Labour Court puts parliamentary chief ’s suspension on hold
THE CAPE Town Labour Court yesterday instructed Parliament to “hold fire”, and not proceed with disciplinary proceedings against suspended parliamentary security chief Zelda Holtzman.
Parliament should wait until a ruling on Monday by the Commission for Conciliation, Mediation and Arbitration on whether it had the jurisdiction to hear her unfair labour dispute matter. The matter is related to protected disclosure and suspension.
Holtzman faces five charges which could constitute grounds for dismissal, two of which relate to communications with the media, or statements attributed to her in the media six weeks after her suspension.
She blew the whistle on alleged abuse of power by Parliament’s secretary Gengezi Mgidlana, informing him shortly before her suspension, in a protected disclosure, about illegal and irregular activities of which she had been apprised by parliamentary staff members.
The matter, heard before Judge Hilary Rabkin-Naicker, with Holtzman as applicant and the Parliament of South Africa as respondent, is an urgent application under Labour Court rule eight, brought by Holtzman. It calls for the respondent to be “restrained and interdicted from proceeding with the disciplinary hearing”, originally scheduled for October 28.
Holtzman had further asked that Parliament “be interdicted and refrained from proceeding with the aforementioned disciplinary hearing pending the outcome of an unfair labour practice dispute under case number WCT13510/15 relating to protected disclosure”.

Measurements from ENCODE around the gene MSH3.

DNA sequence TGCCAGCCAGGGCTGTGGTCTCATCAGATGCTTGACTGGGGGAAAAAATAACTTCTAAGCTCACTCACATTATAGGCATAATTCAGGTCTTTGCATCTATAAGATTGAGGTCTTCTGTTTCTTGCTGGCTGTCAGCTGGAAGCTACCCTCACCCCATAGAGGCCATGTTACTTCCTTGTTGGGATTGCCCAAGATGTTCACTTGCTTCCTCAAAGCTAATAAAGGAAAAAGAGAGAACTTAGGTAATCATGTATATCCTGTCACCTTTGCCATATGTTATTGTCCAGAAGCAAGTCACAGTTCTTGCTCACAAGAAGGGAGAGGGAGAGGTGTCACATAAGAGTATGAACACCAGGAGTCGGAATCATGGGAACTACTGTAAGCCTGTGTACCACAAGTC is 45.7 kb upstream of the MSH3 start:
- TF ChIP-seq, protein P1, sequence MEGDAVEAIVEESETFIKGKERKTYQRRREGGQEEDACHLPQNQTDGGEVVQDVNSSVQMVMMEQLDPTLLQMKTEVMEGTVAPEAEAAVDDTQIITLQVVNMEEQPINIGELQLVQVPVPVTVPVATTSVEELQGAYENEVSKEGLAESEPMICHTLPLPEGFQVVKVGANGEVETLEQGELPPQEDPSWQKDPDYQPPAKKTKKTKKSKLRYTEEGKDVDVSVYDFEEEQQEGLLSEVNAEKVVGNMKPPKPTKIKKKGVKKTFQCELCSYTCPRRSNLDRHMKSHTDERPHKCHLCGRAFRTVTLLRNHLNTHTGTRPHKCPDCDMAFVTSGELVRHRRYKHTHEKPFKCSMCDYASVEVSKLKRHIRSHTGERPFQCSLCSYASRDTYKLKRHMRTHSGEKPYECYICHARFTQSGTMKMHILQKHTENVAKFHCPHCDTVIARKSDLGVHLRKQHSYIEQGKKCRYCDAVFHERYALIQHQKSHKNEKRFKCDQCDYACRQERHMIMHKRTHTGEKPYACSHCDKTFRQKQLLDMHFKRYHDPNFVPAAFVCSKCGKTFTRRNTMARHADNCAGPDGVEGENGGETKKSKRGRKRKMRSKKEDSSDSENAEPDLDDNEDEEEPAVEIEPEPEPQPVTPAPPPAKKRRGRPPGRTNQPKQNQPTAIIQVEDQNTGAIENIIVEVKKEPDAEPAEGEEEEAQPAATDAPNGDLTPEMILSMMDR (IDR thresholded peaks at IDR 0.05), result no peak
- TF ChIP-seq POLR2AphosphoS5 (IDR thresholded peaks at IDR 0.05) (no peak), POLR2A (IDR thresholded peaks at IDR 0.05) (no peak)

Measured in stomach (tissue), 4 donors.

This was scheduled to be heard before CCMA senior commissioner Piet van Staden between November 23 and 27.
Judge Rabkin- Naicker heard that Van Staden was to rule on Monday, on a point in limine objection, about whether the CCMA had jurisdiction to hear a protected disclosure matter. Before adjourning, she instructed that Parliament should “hold fire” until she had been furnished with the ruling.
Holtzman and her deputy, Motlatsi Mokgatla, were placed on cautionary suspension on July 30 following an alleged burglary at the EFF’s parliamentary offices, and allegations of leaks to the media.
The background, laid out by Johnny Nortje, for Holtzman, was that various protection services members complained to Holtzman in June about having been instructed by Mgidlana to transport him, his children and his wife in official protection services vehicles, and to “activate blue lights, sirens, run red lights and drive at excessive speeds, even on Sundays”.
Holtzman had made a ”protected disclosure” about the issue, which became known as “the blue lights issue”.
He told the court there was a “causal link, a nexus” between the protected disclosure and the disciplinary action.
Rob Stelzner SC, for Parliament, asked for the application to be dismissed because, he argued, Holtzman had other remedies available to her.
REPRIEVE: Zelda Holtzman, suspended head of parliamentary security, leaves the Labour Court yesterday.